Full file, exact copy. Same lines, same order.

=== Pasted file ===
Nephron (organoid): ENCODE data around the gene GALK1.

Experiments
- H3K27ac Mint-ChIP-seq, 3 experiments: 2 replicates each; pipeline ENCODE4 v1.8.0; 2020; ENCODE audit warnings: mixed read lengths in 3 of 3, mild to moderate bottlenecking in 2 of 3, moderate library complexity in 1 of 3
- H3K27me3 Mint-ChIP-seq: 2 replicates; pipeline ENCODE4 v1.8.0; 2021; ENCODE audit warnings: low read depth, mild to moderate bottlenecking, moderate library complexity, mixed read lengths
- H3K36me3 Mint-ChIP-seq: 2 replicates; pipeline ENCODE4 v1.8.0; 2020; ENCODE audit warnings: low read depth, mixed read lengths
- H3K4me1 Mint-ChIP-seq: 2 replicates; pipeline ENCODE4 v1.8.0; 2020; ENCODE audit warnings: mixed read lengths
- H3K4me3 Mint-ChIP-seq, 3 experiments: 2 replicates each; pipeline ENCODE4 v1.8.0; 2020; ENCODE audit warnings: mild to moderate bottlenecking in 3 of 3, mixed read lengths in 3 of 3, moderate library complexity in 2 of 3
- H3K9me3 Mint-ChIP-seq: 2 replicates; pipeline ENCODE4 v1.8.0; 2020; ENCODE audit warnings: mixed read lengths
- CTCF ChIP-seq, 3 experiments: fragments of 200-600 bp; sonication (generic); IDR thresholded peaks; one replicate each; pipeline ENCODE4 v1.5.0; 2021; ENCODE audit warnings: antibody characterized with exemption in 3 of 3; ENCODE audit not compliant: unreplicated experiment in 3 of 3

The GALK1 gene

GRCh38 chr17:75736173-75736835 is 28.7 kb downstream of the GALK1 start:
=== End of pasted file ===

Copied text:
Nephron (organoid): ENCODE data around the gene GALK1.

Experiments
- H3K27ac Mint-ChIP-seq, 3 experiments: 2 replicates each; pipeline ENCODE4 v1.8.0; 2020; ENCODE audit warnings: mixed read lengths in 3 of 3, mild to moderate bottlenecking in 2 of 3, moderate library complexity in 1 of 3
- H3K27me3 Mint-ChIP-seq: 2 replicates; pipeline ENCODE4 v1.8.0; 2021; ENCODE audit warnings: low read depth, mild to moderate bottlenecking, moderate library complexity, mixed read lengths
- H3K36me3 Mint-ChIP-seq: 2 replicates; pipeline ENCODE4 v1.8.0; 2020; ENCODE audit warnings: low read depth, mixed read lengths
- H3K4me1 Mint-ChIP-seq: 2 replicates; pipeline ENCODE4 v1.8.0; 2020; ENCODE audit warnings: mixed read lengths
- H3K4me3 Mint-ChIP-seq, 3 experiments: 2 replicates each; pipeline ENCODE4 v1.8.0; 2020; ENCODE audit warnings: mild to moderate bottlenecking in 3 of 3, mixed read lengths in 3 of 3, moderate library complexity in 2 of 3
- H3K9me3 Mint-ChIP-seq: 2 replicates; pipeline ENCODE4 v1.8.0; 2020; ENCODE audit warnings: mixed read lengths
- CTCF ChIP-seq, 3 experiments: fragments of 200-600 bp; sonication (generic); IDR thresholded peaks; one replicate each; pipeline ENCODE4 v1.5.0; 2021; ENCODE audit warnings: antibody characterized with exemption in 3 of 3; ENCODE audit not compliant: unreplicated experiment in 3 of 3

The GALK1 gene

GRCh38 chr17:75736173-75736835 is 28.7 kb downstream of the GALK1 start: